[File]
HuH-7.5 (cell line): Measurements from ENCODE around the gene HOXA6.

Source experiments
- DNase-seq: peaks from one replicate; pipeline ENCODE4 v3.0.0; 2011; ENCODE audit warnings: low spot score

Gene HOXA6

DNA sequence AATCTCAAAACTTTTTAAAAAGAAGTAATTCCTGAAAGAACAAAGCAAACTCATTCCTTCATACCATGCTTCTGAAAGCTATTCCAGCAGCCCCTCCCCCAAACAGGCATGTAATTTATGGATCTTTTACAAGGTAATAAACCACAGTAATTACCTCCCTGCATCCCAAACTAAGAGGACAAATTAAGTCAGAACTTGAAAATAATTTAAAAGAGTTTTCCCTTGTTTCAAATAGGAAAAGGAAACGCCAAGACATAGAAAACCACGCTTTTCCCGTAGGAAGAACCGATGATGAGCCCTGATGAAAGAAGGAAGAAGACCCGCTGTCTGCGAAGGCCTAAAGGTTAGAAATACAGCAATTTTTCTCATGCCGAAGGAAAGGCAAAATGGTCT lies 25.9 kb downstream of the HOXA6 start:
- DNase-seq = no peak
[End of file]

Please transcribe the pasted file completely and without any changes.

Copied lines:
HuH-7.5 (cell line): Measurements from ENCODE around the gene HOXA6.

Source experiments
- DNase-seq: peaks from one replicate; pipeline ENCODE4 v3.0.0; 2011; ENCODE audit warnings: low spot score

Gene HOXA6

DNA sequence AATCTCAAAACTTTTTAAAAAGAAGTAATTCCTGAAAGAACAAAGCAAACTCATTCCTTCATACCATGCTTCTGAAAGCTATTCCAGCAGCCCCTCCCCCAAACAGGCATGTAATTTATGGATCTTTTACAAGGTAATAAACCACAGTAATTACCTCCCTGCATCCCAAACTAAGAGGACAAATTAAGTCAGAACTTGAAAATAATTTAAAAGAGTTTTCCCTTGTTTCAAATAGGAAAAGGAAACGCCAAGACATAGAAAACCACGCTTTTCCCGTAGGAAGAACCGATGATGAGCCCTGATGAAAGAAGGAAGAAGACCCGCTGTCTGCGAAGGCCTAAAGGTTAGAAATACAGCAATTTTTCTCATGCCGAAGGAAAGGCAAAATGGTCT lies 25.9 kb downstream of the HOXA6 start:
- DNase-seq = no peak